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(CMC) – The Jamaica Council of Churches (JCC) says it is in search of the sustainable underlying principles and rationale underlining the government’s position regarding two matters involving Venezuela even as Kingston maintains that it had come under no external pressure in adopting its positions.
The JCC said it was seeking transparency, openness and forthrightness from the government with regards to the decision to forcibly acquire Venezuela’s 49 per cent share in the ownership of Petrojam and its vote at the recent meeting of the Organization of American States (OAS) not to recognise the legitimacy of Nicolas Maduro’s presidency.
“We recall the strong historic links we have shared with that nation (Venezuela) and expressions of friendship it has extended to us repeatedly, over time, most notably when we faced serious economic challenges from the rise in global oil prices.
“They came to our rescue with very generous terms under the San Jose Accord, the terms and conditions of which assisted in stabilising our economy and allowing for major development projects through a long-term facility,” JCC said in a statement.
It said “now that Venezuela is facing a major economic, social and political crisis, our apparent hard-nosed policy towards that nation appears to lack any sense of reciprocity and an abandonment of a relationship with a friendly nation in its time of need”.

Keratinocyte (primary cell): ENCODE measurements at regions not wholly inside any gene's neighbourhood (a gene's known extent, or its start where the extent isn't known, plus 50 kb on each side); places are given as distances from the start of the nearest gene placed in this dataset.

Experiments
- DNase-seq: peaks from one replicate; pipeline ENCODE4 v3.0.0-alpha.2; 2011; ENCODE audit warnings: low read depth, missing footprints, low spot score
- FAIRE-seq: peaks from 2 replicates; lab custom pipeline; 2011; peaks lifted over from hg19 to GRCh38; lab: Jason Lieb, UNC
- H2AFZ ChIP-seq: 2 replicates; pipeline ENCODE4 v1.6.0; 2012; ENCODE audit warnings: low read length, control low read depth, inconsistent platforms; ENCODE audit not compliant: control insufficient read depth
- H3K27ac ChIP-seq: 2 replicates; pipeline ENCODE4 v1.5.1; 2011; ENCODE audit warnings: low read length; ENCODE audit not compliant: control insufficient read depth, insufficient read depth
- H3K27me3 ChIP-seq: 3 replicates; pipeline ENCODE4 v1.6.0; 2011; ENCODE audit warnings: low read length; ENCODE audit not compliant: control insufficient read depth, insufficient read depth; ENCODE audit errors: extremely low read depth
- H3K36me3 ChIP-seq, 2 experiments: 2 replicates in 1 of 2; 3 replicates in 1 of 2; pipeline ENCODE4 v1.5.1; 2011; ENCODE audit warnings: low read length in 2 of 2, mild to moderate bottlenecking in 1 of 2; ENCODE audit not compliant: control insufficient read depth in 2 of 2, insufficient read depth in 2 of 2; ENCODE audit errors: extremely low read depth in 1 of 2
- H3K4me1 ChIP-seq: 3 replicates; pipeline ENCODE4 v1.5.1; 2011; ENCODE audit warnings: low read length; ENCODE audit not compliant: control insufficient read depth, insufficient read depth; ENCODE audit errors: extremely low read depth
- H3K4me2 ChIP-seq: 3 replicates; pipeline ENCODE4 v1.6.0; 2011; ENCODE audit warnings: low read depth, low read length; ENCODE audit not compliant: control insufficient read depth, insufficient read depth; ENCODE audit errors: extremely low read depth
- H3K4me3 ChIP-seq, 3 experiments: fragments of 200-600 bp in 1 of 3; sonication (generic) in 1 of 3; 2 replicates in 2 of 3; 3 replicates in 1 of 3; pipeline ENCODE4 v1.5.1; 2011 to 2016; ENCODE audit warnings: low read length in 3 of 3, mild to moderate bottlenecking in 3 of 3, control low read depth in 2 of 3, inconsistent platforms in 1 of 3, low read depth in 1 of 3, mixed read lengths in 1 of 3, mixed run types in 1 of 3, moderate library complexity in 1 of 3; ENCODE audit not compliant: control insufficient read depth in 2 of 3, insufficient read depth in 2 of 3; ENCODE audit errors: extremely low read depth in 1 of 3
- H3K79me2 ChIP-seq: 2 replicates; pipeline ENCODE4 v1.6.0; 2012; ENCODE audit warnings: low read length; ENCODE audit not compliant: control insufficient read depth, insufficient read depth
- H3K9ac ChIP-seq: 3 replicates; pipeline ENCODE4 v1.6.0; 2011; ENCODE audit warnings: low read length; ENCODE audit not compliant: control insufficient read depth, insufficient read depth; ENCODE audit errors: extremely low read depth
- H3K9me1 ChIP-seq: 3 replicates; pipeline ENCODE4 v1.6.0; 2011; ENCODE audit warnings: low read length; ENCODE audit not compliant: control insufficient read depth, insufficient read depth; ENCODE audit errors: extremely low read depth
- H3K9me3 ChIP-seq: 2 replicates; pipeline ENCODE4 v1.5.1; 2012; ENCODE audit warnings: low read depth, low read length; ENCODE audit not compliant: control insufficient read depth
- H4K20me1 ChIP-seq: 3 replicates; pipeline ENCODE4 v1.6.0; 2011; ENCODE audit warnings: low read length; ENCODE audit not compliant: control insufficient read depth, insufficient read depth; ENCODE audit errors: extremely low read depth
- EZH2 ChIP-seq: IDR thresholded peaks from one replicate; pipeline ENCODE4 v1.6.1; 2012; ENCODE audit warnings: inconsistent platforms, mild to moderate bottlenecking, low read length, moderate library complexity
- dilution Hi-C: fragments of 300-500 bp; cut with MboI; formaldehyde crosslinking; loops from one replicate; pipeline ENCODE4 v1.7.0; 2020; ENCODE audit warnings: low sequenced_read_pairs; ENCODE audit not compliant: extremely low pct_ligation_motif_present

The JCC said that it is not completely satisfied with the explanation given by Foreign Affairs Minister Kamina Johnson Smith that the decision on Petrojam is being driven purely by economic reasons.
“We are willing to believe that there were other equally compelling reasons and strenuous efforts made to avoid this route since we certainly would not want to be sending a message to our growing nation that friendships/ relationships are easily dispensable in the face of money,” it said.
The JCC said that on the issue of the Maduro’s presidency, it has taken note of the geo-political powers and dynamics of the OAS, as well as the situation in Caracas, but also taken note of the Jamaica’s previous position on the affairs of other countries.
“It was not too long ago that there was a statement to the effect that Jamaica does not intervene in the internal affairs of other nations, when it appears that this is precisely what the vote cast by Jamaica at the OAS forum did,” JCC said.
Meanwhile, Johnson Smith insists that the island came under no pressure from any quarter during the recent OAS vote not to recognise the Venezuelan president.
“There was no specific request or pressure brought to bear or any quid pro quo sought in respect of the vote by Jamaica,” Johnson Smith told reporters, as she sought to dispel suggestions from various quarters, including the main opposition People’s National party (PNP) that regarded the vote as a betrayal of a longstanding friend in Venezuela.
But the foreign affairs minister said that Kingston’s vote was one of principle.
“I have not been lobbied in respect of support. Certainly in these matters, there are always general discussions with countries pressing their views and their perspectives with a view to ensuring that other member states vote with them, and that happens on all sides because that is part of the process.
“It (Jamaica’s vote at the OAS) was, as has been the case in global environment since we achieved independence that Jamaica votes in favour of human rights, democracy, law and order and the principle of non-intervention.
“These principles we hold in great regard and that the People’s National Party in particular Miss (Lisa) Hanna (PNP spokesperson on foreign affairs) seeks to continuously forget all but one, that is the principle of non-intervention, is of concern,” she added.
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